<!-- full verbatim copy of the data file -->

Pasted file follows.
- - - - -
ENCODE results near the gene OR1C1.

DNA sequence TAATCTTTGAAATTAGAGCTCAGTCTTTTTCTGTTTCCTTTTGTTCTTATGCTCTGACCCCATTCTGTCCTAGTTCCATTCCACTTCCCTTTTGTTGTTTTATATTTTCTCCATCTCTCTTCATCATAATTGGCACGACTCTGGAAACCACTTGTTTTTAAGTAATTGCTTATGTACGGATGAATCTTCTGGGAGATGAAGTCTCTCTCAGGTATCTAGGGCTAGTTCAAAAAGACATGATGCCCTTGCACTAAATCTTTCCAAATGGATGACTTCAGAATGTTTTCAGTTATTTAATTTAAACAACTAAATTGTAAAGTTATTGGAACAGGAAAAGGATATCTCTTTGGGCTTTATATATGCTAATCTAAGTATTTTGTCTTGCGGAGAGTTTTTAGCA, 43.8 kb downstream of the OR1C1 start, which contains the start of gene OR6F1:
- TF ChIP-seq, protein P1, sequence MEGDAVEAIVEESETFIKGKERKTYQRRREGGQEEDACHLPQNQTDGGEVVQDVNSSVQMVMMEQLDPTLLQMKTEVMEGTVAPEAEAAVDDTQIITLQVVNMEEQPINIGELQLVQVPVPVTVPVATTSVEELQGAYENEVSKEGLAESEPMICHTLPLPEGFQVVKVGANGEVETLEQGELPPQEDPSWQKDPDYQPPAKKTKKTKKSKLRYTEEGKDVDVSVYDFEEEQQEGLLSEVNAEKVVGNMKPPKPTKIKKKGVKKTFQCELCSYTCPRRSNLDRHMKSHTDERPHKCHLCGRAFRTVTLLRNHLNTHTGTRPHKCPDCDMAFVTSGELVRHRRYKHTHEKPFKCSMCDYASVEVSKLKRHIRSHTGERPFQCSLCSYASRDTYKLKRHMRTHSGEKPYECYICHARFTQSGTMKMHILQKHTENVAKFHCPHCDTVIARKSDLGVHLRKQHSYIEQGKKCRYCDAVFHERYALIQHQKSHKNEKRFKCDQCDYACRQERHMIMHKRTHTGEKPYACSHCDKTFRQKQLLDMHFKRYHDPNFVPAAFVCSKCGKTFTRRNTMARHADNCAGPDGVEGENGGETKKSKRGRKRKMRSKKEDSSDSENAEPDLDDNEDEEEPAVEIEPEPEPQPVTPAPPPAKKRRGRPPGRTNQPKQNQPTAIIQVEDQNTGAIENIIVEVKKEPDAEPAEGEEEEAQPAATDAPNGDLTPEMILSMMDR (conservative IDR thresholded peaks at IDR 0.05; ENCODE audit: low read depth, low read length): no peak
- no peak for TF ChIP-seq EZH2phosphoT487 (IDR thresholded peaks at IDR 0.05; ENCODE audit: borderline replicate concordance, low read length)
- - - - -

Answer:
ENCODE results near the gene OR1C1.

DNA sequence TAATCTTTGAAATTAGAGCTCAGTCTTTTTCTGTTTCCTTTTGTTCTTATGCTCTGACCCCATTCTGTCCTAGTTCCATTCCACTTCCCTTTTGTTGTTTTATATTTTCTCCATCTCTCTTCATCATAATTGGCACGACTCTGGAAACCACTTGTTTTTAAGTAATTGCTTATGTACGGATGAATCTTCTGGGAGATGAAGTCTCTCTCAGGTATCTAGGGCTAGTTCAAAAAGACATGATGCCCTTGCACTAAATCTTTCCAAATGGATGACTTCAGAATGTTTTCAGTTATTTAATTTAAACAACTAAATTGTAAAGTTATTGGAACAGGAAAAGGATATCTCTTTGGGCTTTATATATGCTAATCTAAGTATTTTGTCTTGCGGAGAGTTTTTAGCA, 43.8 kb downstream of the OR1C1 start, which contains the start of gene OR6F1:
- TF ChIP-seq, protein P1, sequence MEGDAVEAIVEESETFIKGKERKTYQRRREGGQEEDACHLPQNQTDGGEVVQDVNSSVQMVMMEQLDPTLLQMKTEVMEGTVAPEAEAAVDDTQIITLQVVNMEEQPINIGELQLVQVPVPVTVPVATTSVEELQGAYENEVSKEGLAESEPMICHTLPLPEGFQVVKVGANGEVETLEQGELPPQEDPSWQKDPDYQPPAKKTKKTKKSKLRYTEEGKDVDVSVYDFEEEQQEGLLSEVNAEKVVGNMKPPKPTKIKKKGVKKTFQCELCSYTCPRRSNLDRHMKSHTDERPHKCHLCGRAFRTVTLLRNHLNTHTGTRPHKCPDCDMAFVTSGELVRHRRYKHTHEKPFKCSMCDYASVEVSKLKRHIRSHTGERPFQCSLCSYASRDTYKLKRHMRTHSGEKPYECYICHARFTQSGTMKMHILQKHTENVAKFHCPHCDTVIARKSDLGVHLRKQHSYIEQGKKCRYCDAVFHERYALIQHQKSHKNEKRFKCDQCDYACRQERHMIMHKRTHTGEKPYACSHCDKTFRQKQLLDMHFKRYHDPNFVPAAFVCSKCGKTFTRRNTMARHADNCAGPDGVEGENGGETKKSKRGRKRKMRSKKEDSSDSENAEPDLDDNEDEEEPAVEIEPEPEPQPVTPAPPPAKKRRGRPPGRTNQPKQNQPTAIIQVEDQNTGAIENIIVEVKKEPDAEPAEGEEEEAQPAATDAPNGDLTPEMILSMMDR (conservative IDR thresholded peaks at IDR 0.05; ENCODE audit: low read depth, low read length): no peak
- no peak for TF ChIP-seq EZH2phosphoT487 (IDR thresholded peaks at IDR 0.05; ENCODE audit: borderline replicate concordance, low read length)